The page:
Saburo Sakai; Hero Was Critical of His Country’s War Role


He fully expected to die.

That was Aug. 7, 1942, over Guadalcanal, when a bullet blinded his right eye, paralyzed his left side and drenched him in blood.

There were other close encounters in his 200 air battles over the Pacific, but he had foreseen his death months before any of them.

“I knew when we went to war with the United States it was a lost cause,” he said in 1954. “I expected to be killed.”


Saburo Sakai--the ace Japanese pilot who shot down 64 American, Australian and Dutch fighter planes during World War II to become a legend and the subject of books and a movie--did finally die. But death came more than half a century after the war ended and as he pursued a personal campaign to repair relations with his former enemies and prod his countrymen into confronting Japan’s past.

Sakai died Sept. 22 in Tokyo after suffering a heart attack while dining with American military officers at the Atsugi U.S. naval base in Japan. He was 84.

Weary of the Japanese citizenry’s blaming the war solely on its military, former Imperial Japanese Navy Aviation Pilot 1st Class Sakai spoke strongly last month at a Tokyo news conference on the eve of the anniversary of Japan’s Aug. 15, 1945, surrender:

“We were ordered to go die for victory. . . . Who gave the orders for that stupid war? The closer you get to the emperor, the fuzzier everything gets.”


Japan, he felt, had for decades whitewashed the war-related decisions made by the late Emperor Hirohito and the politicians who surrounded him.

“We were following his orders,” Sakai told The Times in 1995. “After the war, the emperor should have quit, shaved his head and retired to a temple to take responsibility.”

Sakai, who sent a daughter to college in Texas to “learn about democracy,” made more than two dozen trips to the U.S. over the years, meeting many of the pilots he formerly tried to kill. He made similar trips to Australia, where his captured Japanese Zero fighter plane sits in the National War Memorial in Canberra.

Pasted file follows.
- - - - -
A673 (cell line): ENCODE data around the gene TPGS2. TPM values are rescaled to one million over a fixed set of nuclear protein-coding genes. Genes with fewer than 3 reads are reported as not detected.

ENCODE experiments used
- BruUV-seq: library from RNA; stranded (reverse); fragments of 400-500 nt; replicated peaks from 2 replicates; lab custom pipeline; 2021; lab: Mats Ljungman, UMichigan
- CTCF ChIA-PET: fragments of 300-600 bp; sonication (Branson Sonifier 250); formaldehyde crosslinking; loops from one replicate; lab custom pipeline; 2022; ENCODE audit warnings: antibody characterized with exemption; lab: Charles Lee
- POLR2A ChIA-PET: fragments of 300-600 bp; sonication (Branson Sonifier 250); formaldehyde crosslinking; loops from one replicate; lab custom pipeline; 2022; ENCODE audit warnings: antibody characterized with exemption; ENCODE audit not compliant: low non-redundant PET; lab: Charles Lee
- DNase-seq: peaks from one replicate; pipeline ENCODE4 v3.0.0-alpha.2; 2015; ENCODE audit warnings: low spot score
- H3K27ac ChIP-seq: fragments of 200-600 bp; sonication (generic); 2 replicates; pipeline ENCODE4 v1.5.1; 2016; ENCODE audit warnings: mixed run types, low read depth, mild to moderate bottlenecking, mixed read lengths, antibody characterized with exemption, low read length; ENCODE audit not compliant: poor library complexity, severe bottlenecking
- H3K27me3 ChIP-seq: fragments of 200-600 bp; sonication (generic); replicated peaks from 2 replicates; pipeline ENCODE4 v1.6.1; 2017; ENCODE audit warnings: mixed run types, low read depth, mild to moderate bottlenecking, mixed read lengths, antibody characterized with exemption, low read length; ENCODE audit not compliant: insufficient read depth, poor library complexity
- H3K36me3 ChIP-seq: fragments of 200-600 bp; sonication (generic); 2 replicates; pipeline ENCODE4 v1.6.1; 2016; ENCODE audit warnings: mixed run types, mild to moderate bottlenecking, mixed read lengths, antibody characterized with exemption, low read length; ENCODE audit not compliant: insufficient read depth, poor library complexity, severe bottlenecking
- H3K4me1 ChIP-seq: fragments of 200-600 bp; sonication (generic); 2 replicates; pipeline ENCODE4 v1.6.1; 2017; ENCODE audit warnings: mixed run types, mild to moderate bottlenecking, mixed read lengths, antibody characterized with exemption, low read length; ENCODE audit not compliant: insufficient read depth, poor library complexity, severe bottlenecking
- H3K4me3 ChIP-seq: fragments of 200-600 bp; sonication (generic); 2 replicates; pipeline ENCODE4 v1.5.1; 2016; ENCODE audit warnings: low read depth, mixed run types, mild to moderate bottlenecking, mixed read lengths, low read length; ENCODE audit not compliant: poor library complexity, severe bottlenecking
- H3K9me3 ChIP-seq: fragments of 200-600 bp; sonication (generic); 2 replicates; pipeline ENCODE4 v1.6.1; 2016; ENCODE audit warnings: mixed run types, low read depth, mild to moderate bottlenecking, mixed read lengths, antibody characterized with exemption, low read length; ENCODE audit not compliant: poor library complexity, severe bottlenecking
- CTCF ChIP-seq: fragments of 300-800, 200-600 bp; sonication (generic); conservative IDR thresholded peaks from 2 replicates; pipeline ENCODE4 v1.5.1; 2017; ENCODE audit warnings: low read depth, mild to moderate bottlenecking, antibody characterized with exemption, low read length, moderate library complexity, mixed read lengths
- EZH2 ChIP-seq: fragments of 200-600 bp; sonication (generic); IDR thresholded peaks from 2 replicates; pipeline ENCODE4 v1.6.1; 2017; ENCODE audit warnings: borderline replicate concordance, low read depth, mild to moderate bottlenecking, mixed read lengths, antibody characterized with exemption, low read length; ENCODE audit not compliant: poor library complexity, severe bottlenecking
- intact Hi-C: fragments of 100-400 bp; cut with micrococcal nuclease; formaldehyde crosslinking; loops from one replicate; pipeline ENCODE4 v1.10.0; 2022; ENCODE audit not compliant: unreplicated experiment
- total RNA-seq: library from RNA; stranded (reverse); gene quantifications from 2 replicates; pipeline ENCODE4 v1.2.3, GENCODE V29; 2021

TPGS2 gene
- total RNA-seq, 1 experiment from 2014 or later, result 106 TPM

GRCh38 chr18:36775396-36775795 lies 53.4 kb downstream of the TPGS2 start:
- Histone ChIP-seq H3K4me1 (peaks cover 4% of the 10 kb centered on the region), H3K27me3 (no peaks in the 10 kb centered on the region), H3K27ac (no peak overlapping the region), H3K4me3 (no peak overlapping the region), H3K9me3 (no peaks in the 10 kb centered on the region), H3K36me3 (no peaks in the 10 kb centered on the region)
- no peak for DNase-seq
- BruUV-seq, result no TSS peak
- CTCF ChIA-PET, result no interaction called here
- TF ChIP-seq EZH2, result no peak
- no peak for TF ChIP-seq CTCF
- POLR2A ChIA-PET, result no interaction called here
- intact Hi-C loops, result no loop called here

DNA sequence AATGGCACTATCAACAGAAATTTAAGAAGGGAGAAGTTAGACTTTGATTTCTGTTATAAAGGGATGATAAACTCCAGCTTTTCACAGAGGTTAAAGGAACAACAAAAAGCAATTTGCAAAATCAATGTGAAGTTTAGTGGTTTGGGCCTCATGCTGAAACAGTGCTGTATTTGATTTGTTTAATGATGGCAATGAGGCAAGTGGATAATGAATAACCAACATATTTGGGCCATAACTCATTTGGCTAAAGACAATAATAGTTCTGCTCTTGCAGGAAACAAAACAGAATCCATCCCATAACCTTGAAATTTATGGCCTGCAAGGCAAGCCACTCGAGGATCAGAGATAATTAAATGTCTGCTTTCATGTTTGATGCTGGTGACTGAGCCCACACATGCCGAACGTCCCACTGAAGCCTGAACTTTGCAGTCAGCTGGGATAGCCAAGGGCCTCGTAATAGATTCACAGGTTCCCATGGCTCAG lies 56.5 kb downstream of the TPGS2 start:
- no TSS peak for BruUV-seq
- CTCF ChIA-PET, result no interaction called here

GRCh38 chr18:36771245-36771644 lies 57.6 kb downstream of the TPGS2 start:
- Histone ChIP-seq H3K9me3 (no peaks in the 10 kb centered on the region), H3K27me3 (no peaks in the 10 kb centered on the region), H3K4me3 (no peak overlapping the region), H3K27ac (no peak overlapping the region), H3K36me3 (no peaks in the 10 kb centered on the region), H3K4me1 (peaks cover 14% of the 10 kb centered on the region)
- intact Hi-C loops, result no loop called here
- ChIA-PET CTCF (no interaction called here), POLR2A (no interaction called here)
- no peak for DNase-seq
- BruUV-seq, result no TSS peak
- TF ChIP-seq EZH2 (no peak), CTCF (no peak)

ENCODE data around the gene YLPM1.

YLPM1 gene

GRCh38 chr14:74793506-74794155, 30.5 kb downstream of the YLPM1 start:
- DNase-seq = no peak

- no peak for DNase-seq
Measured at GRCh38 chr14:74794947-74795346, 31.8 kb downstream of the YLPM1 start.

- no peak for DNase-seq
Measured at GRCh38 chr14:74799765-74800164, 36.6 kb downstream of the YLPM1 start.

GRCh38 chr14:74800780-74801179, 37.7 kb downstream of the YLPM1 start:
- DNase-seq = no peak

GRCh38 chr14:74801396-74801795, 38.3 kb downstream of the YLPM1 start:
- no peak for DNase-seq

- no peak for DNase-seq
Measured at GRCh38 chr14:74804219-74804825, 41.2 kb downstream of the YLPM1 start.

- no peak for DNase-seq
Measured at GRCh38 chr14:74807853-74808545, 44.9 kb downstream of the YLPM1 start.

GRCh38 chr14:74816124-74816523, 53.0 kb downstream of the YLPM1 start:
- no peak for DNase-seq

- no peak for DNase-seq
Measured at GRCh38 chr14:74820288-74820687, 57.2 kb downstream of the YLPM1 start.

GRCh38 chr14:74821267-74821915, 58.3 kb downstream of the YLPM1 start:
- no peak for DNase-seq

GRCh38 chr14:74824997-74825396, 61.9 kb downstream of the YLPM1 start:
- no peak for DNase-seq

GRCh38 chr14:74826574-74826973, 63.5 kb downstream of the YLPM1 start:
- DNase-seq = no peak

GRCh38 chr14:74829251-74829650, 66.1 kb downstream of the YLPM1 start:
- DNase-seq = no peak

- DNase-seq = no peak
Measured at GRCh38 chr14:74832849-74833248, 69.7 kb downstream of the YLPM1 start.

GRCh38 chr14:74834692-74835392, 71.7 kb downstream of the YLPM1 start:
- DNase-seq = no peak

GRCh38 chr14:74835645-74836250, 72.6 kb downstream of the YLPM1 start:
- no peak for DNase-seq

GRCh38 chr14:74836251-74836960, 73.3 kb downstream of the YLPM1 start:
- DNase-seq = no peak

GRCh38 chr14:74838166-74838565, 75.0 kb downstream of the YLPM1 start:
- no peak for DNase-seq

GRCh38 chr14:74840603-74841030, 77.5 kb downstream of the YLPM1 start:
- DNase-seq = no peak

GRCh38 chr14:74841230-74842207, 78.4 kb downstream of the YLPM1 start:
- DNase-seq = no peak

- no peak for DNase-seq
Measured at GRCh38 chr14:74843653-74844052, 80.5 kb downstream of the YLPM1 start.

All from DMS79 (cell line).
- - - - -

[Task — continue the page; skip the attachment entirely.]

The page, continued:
Unlike American aces, Sakai had no medals or trophies. Except a small one he won by downing U.S. pilots in a 1971 golf tournament at the American Fighter Aces Assn. reunion in San Diego.


Most touching of Sakai’s peaceful encounters with Americans perhaps was his meeting in San Gabriel in 1983 with the U.S. Navy tailgunner who nearly killed him over Guadalcanal.

Brought together by aerial warfare buff Henry Sakaida of Mission Viejo, Sakai chatted through an interpreter with Harold L. Jones, then owner of a bed and breakfast in Unionville, Nev. Sakai rated the visit one of the great events of his life.

“His cockpit exploded in orange flames, and his head went back against the headrest,” Jones told reporters at that meeting. “I thought he was gone.”

But Sakai’s Zero plummeted 7,000 feet, apparently extinguishing the flames in the dive. Struggling for consciousness, he used his silk aviator’s scarf--a piece of which he later gave to Jones--to wipe the blood from his good eye, and, with his left arm useless, flew the plane 560 nautical miles over the next five hours, back to his base on New Guinea.


The legendary survival flight is memorialized in a painting in Sakai’s hometown of Kyushu showing his bullet-riddled Zero carrying him away from Guadalcanal--upside down.

Never mustered out of the Imperial Navy despite the loss of his eye, Sakai taught combat pilots until he was ordered back into combat over Iwo Jima near the end of the war. He was wounded four times and was one of only three survivors of the 150 pilots in his prewar outfit.

A gifted pilot, but never a strong student, Sakai learned to fly at the Navy Fliers School in Tsuchiura, one of 70 men selected from 1,500 applicants. He first went into combat over southeastern China in 1938.

Sakai kept meticulous notes on his combat years and later turned them into 10 books, including “Samurai of the Sky,” which was made into a 1976 Japanese movie.


Within those notes, eventually confirmed by American records and pilots, was Sakai’s near-miss that could have altered history. On June 9, 1942, he shot at an American Army bomber called the Heckling Hare over his New Guinea base. He crippled the B-26 Marauder’s right engine, but was unable to down the plane because it dived into a cloud.

Aboard on a fact-finding mission for President Franklin D. Roosevelt was a Texas congressman, Lyndon B. Johnson.

In 1964, when Johnson was president, Sakai said he had only fulfilled a routine duty by firing on the aircraft and that he considered Johnson “a real patriot deserving the highest esteem.”

“I cannot but feel that President Johnson is a man of great courage and responsibility,” he said then, “in view of the fact that he voluntarily took part in the hazardous aerial mission over Lae, one of the strongholds of the Japanese aerial front line in the South Pacific at that time.”


In addition to his daughter, Michiko Smart, who studied in San Antonio and married a former U.S. Army captain, Sakai is survived by his wife, Haru, another daughter and a son, and two grandchildren.

A memorial service is planned in Tokyo on Oct. 14.